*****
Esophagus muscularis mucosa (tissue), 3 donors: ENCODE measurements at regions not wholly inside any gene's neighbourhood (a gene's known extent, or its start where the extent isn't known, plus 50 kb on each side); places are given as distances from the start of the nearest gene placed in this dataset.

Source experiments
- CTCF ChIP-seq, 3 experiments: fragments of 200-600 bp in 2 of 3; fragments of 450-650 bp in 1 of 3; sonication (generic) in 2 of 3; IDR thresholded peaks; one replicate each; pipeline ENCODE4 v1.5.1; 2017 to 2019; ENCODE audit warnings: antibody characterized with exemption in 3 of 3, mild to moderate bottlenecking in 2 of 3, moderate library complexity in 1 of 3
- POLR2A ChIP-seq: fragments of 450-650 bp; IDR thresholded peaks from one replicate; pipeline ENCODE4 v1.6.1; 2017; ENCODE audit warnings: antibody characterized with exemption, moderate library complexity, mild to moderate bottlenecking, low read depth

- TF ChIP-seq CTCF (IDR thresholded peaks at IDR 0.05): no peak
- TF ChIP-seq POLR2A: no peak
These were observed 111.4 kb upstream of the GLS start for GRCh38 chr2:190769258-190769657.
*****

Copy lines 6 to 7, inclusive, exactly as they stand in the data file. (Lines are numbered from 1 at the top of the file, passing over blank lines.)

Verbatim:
- TF ChIP-seq POLR2A: no peak
These were observed 111.4 kb upstream of the GLS start for GRCh38 chr2:190769258-190769657.